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Gluteal Muscle Forces during Hip-Focused Injury Prevention and Rehabilitation Exercises


Purpose: This study aimed to compare and rank gluteal muscle forces in eight hip-focused exercises performed with and without external resistance and describe the underlying fiber lengths, velocities, and muscle activations.

Methods: Motion capture, ground reaction forces, and electromyography (EMG) were used as input to an EMG-informed neuromusculoskeletal model to estimate gluteus maximus, medius, and minimus muscle forces. Participants were 14 female footballers (18-32 yr old) with at least 3 months of lower limb strength training experience. Each participant performed eight hip-focused exercises (single-leg squat, split squat, single-leg Romanian deadlift [RDL], single-leg hip thrust, banded side step, hip hike, side plank, and side-lying leg raise) with and without 12 repetition maximum (RM) resistance. For each muscle, exercises were ranked by peak muscle force, and k-means clustering separated exercises into four tiers.

Results: The tier 1 exercises for gluteus maximus were loaded split squat (95% confidence interval [CI] = 495-688 N), loaded single-leg RDL (95% CI = 500-655 N), and loaded single-leg hip thrust (95% CI = 505-640 N). The tier 1 exercises for gluteus medius were body weight side plank (95% CI = 338-483 N), loaded single-leg squat (95% CI = 278-422 N), and loaded single-leg RDL (95% CI = 283-405 N). The tier 1 exercises for gluteus minimus were loaded single-leg RDL (95% CI = 267-389 N) and body weight side plank (95% CI = 272-382 N). Peak gluteal muscle forces increased by 28-150 N when exercises were performed with 12RM external resistance compared with body weight only. Peak muscle force coincided with maximum fiber length for most exercises.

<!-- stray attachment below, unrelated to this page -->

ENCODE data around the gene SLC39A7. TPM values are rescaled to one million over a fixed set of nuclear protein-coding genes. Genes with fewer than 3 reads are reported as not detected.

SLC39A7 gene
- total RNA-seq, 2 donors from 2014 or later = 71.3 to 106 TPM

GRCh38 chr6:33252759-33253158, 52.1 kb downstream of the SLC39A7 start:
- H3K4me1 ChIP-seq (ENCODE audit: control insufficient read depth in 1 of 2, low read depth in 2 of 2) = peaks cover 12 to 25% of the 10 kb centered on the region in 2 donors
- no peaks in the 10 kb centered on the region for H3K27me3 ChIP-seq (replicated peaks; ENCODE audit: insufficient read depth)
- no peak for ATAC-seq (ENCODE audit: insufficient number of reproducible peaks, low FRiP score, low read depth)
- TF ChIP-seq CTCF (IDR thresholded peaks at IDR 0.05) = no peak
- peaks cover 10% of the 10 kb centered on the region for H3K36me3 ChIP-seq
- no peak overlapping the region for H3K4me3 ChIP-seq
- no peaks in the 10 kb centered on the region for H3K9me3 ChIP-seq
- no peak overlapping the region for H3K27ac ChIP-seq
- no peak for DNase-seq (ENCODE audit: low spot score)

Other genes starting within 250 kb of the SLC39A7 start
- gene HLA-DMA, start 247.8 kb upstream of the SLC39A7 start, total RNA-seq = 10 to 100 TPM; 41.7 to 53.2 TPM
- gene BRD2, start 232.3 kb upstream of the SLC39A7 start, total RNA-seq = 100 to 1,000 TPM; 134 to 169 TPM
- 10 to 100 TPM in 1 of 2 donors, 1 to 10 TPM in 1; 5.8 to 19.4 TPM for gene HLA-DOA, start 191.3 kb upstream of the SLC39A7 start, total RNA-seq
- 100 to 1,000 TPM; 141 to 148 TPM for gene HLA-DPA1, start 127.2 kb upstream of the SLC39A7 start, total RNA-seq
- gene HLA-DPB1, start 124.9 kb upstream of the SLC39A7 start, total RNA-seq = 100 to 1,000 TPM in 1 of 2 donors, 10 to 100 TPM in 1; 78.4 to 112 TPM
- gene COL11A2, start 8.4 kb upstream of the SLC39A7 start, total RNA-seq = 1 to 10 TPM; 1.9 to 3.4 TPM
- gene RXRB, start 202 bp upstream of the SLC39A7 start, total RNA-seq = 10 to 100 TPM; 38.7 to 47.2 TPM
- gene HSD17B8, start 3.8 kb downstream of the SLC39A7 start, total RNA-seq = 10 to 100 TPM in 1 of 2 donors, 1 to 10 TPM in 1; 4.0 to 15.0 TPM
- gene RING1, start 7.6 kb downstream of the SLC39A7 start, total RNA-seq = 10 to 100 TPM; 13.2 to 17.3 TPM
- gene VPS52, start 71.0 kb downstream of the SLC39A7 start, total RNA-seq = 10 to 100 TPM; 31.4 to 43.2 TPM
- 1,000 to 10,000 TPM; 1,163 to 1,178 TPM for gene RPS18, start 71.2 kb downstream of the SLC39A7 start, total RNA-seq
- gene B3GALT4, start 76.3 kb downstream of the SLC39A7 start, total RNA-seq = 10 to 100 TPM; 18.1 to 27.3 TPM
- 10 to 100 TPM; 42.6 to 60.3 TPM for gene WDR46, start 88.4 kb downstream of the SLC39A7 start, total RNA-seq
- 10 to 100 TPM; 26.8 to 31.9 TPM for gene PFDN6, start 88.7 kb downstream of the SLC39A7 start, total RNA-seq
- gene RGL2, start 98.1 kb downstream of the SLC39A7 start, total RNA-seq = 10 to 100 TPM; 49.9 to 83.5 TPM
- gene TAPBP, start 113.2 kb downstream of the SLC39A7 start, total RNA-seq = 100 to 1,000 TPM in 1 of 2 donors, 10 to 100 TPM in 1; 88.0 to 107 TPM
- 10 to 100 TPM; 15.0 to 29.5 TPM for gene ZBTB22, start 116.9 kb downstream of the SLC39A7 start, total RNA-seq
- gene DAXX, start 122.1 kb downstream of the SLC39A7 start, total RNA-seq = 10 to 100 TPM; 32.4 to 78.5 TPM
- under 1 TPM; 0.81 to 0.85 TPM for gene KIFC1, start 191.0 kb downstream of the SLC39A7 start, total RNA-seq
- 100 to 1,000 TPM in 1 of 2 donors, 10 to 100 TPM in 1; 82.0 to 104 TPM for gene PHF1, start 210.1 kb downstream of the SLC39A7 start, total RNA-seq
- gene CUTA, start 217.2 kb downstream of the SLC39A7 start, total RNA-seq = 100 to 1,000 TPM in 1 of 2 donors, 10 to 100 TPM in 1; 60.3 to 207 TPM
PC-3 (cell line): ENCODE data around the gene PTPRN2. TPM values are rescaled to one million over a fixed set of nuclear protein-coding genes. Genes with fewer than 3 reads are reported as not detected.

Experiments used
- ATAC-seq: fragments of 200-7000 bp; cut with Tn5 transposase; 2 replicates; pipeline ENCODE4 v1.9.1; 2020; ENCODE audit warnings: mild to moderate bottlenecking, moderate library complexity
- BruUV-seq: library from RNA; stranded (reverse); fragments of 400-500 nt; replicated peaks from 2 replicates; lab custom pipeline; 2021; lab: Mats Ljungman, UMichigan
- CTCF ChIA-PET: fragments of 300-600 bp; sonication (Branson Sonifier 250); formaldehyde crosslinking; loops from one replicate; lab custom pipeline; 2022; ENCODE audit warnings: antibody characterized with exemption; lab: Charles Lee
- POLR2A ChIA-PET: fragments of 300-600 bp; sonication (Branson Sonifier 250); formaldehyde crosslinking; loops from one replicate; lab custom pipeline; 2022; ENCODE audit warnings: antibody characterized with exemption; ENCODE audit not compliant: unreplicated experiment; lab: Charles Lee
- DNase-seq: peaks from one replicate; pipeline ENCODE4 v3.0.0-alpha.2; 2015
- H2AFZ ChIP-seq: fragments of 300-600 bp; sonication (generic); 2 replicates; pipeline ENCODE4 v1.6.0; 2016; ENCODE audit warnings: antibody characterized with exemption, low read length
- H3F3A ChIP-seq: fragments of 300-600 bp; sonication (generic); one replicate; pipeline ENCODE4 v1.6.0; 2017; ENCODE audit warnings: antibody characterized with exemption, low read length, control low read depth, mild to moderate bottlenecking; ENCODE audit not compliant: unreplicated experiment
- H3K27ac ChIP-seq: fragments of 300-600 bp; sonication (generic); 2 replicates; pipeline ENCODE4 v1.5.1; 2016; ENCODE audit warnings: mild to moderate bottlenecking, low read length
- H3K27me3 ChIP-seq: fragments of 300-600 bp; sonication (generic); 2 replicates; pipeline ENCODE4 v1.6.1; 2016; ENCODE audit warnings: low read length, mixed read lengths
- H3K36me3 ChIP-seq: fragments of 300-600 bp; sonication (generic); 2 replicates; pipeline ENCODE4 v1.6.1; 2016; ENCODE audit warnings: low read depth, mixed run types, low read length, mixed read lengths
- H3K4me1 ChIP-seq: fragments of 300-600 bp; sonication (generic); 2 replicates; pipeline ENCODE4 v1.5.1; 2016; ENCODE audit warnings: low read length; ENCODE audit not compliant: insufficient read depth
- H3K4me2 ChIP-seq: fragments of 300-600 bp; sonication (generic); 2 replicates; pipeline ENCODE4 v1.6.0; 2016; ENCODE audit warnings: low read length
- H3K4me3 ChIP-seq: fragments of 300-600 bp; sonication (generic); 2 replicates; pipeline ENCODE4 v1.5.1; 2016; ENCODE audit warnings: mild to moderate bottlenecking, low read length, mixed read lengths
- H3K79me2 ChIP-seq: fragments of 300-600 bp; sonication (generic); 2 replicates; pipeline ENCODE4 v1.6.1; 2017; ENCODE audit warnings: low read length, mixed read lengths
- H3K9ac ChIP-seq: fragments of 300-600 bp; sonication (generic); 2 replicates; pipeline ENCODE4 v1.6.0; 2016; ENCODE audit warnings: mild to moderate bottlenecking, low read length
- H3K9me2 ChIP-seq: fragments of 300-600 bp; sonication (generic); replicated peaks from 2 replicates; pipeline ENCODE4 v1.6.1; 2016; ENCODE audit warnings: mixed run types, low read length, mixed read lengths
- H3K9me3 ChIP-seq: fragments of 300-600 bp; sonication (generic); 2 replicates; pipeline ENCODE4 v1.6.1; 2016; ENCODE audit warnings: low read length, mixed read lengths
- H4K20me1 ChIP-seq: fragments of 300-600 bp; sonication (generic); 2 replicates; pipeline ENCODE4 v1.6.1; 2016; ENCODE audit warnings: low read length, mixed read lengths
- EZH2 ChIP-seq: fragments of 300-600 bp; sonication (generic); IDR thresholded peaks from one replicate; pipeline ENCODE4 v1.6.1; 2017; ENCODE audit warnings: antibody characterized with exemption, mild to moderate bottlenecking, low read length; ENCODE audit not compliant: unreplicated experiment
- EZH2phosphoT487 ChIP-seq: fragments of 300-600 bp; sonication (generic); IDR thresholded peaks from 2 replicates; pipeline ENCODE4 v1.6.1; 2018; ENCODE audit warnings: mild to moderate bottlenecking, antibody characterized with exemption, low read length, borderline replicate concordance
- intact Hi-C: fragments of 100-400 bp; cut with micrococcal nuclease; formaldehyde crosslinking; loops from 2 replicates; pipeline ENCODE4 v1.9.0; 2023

Conclusions: Gluteal muscle forces were exercise specific, and peak muscle forces increased by varying amounts when adding a 12RM external resistance. These findings may inform exercise selection by facilitating the targeting of individual gluteal muscles and optimization of mechanical loads to match performance, injury prevention, or rehabilitation training goals.